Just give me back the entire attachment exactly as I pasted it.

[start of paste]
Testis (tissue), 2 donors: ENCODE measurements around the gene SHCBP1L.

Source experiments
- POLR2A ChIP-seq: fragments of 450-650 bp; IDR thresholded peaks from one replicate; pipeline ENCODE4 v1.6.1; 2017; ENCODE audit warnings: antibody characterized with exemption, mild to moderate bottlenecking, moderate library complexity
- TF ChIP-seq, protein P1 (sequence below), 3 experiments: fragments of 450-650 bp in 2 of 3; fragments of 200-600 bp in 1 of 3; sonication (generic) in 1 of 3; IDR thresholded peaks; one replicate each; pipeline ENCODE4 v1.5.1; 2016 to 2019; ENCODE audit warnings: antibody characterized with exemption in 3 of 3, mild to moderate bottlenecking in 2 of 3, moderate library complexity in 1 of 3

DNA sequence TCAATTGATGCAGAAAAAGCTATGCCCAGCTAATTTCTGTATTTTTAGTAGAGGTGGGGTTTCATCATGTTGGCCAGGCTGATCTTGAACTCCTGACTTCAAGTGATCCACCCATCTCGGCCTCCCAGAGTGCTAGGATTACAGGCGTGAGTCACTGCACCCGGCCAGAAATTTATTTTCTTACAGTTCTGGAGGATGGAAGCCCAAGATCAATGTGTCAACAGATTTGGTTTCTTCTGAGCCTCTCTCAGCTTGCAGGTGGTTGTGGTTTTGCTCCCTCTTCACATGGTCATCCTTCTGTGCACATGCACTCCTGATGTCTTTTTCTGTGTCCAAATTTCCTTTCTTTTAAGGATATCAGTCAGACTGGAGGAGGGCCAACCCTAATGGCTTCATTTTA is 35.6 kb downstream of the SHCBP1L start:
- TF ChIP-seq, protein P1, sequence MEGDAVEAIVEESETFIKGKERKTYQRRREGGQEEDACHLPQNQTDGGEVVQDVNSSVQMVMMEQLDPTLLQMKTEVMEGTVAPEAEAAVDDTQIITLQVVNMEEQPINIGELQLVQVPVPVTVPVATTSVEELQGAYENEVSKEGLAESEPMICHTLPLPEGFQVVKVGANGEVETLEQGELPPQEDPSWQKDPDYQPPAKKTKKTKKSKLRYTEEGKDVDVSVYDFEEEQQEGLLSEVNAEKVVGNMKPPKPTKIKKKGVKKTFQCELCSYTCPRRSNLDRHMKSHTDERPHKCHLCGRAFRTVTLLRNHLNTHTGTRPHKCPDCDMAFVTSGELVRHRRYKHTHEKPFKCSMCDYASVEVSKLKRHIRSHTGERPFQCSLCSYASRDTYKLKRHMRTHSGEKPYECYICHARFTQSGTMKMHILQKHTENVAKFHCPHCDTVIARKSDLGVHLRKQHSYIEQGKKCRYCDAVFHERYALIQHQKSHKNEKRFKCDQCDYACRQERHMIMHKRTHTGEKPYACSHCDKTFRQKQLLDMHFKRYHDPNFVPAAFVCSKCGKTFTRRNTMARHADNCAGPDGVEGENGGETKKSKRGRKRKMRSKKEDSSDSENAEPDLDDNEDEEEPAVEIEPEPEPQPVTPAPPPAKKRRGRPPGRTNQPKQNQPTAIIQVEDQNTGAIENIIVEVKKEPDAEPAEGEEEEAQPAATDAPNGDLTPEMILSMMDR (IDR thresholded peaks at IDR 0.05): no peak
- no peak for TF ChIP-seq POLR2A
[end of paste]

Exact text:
Testis (tissue), 2 donors: ENCODE measurements around the gene SHCBP1L.

Source experiments
- POLR2A ChIP-seq: fragments of 450-650 bp; IDR thresholded peaks from one replicate; pipeline ENCODE4 v1.6.1; 2017; ENCODE audit warnings: antibody characterized with exemption, mild to moderate bottlenecking, moderate library complexity
- TF ChIP-seq, protein P1 (sequence below), 3 experiments: fragments of 450-650 bp in 2 of 3; fragments of 200-600 bp in 1 of 3; sonication (generic) in 1 of 3; IDR thresholded peaks; one replicate each; pipeline ENCODE4 v1.5.1; 2016 to 2019; ENCODE audit warnings: antibody characterized with exemption in 3 of 3, mild to moderate bottlenecking in 2 of 3, moderate library complexity in 1 of 3

DNA sequence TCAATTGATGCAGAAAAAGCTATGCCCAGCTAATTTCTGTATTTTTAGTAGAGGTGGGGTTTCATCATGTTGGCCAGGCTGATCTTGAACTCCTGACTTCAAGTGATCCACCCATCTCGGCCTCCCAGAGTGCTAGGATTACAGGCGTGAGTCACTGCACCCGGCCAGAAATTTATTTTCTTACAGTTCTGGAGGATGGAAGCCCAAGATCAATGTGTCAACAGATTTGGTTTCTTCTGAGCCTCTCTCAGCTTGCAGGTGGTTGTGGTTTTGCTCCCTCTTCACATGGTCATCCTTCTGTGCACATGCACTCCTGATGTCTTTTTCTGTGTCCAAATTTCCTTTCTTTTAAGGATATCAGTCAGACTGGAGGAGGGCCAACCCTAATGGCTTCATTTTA is 35.6 kb downstream of the SHCBP1L start:
- TF ChIP-seq, protein P1, sequence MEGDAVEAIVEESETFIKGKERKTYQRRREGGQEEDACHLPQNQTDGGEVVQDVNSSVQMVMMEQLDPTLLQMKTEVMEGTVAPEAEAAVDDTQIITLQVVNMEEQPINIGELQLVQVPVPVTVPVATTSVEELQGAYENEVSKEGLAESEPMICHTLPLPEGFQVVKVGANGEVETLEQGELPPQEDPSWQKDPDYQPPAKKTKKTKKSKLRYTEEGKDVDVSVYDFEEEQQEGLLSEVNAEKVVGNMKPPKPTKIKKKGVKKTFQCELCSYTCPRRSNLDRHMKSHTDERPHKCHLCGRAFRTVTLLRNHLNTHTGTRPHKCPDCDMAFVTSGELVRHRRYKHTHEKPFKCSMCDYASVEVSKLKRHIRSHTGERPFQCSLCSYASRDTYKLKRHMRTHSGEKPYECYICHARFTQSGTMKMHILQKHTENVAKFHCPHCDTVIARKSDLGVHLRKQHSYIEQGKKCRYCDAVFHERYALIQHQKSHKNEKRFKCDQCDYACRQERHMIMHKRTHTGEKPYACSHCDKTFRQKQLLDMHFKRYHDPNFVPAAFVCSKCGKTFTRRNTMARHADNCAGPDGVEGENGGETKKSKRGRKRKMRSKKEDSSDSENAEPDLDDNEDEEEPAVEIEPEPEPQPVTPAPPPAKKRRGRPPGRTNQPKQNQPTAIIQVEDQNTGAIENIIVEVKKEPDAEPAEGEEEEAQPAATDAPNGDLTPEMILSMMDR (IDR thresholded peaks at IDR 0.05): no peak
- no peak for TF ChIP-seq POLR2A